Since the time of Malthus predictions have been made that the earth will soon have more people than it can feed. So far, those predictions have proved false, or, if you prefer, premature. According to United Nations’ predictions of population and its growth we now have about 7 billion people to feed. That number is expected to peak at about 10.85 billion by 2100. That is a significant 55% increase yet to come. However, this is only an estimate. The UN dataset contains a range of possibilities from 6.75 billion to 16.64 billion (-4% to +238%). Consider what the population would be if the world went on its merry way procreating at the same rate as now; the UN’s constant fertility estimate would yield a population of 28.64 billion (+409%) in the year 2100. Human behavior must change considerably if we are to avoid a Malthusian future.
We have avoided catastrophic worldwide food shortages by extending and making more productive traditional agricultural techniques that were developed over thousands of years. Lester R. Brown has made the case that we are reaching the end of the line with that approach in his book Full Planet, Empty Plates: The New Geopolitics of Food Scarcity. Crop yields are rising slowly in developed countries and seem to be approaching an asymptote. We are running down our water supplies and eroding our soil at unsustainable rates. The agricultural techniques currently being used are polluting our waterways and destroying our oceans. Climate change is raising temperatures and higher temperatures mean lower crop yields. There is very little unused arable land, and what exists is in areas where the local population is already facing food shortages. We cannot proceed in this fashion indefinitely. Something has to change.
Population as a body count does not define the extent of the problem. Humans like to eat meat. Humans in wealthy countries like to eat a lot of meat. As more people move beyond mere subsistence conditions, the demand for meat is going to grow—and at a rate greater than population growth. Much of agricultural production is aimed not at feeding people directly, but at feeding the animals that produce the meat we so much enjoy.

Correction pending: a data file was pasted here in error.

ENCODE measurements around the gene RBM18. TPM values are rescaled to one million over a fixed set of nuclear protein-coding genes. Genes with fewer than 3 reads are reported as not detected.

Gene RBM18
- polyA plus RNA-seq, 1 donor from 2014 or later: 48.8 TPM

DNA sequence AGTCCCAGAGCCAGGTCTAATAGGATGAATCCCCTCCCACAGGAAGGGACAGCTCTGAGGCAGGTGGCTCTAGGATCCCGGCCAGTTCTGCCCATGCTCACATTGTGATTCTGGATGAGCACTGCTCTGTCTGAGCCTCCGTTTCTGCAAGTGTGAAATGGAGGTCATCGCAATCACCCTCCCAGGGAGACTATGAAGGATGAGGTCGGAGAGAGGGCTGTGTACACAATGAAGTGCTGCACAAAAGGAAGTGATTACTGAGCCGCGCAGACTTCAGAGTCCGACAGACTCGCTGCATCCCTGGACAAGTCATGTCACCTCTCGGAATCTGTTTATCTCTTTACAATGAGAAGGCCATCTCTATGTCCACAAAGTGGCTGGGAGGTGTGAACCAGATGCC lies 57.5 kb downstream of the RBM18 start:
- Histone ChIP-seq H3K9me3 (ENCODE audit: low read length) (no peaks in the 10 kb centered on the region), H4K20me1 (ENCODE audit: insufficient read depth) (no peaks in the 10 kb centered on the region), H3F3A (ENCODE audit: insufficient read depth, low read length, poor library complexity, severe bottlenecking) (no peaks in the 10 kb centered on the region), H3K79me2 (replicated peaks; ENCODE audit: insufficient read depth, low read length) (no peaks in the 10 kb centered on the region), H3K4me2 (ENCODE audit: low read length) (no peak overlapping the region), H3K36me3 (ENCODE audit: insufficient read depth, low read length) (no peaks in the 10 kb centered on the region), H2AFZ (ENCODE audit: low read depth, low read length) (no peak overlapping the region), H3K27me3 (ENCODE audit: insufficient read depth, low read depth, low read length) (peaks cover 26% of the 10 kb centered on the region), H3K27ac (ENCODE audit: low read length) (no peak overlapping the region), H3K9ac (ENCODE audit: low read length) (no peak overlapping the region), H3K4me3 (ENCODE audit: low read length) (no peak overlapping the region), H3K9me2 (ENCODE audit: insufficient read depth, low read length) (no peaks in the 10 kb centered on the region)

Brown explains the extent of the problem:
“Worldwide, roughly 35 percent of the 2.3-billion-ton annual grain harvest is used for feed. In contrast, nearly all of the soybean harvest ends up as feed.”
“A steer in a feedlot requires 7 pounds of grain for each pound of weight gain. For pork, each pound of additional live weight requires 3.5 pounds. For poultry it is just over 2. For eggs the ratio is 2 to 1. For carp in China and India and catfish in the United States, it takes less than 2 pounds of feed for each pound of additional weight gain.”
Brown argues that it takes about a pound of grain per day to meet nutritional requirements in India—about 380 pounds per person per year.
“The average American, in contrast, consumes roughly 1,400 pounds of grain per year, four fifths of it indirectly in the form of meat, milk, and eggs. Thus the total grain consumption per person in the United States is nearly four times that in India.”
If the population is to continue to grow and more people will move into higher economic realms, something will have to change in the way we deal with our desire for meat.